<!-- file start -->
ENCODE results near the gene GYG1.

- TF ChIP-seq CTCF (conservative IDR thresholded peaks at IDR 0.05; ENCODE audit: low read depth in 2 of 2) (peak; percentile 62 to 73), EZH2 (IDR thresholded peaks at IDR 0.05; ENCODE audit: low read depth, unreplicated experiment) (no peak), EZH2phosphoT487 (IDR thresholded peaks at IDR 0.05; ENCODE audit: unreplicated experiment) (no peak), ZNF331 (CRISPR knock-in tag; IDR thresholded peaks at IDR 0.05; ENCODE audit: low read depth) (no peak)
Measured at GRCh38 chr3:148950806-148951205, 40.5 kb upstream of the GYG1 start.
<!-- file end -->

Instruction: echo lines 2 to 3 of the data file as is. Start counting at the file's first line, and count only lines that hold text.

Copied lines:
- TF ChIP-seq CTCF (conservative IDR thresholded peaks at IDR 0.05; ENCODE audit: low read depth in 2 of 2) (peak; percentile 62 to 73), EZH2 (IDR thresholded peaks at IDR 0.05; ENCODE audit: low read depth, unreplicated experiment) (no peak), EZH2phosphoT487 (IDR thresholded peaks at IDR 0.05; ENCODE audit: unreplicated experiment) (no peak), ZNF331 (CRISPR knock-in tag; IDR thresholded peaks at IDR 0.05; ENCODE audit: low read depth) (no peak)
Measured at GRCh38 chr3:148950806-148951205, 40.5 kb upstream of the GYG1 start.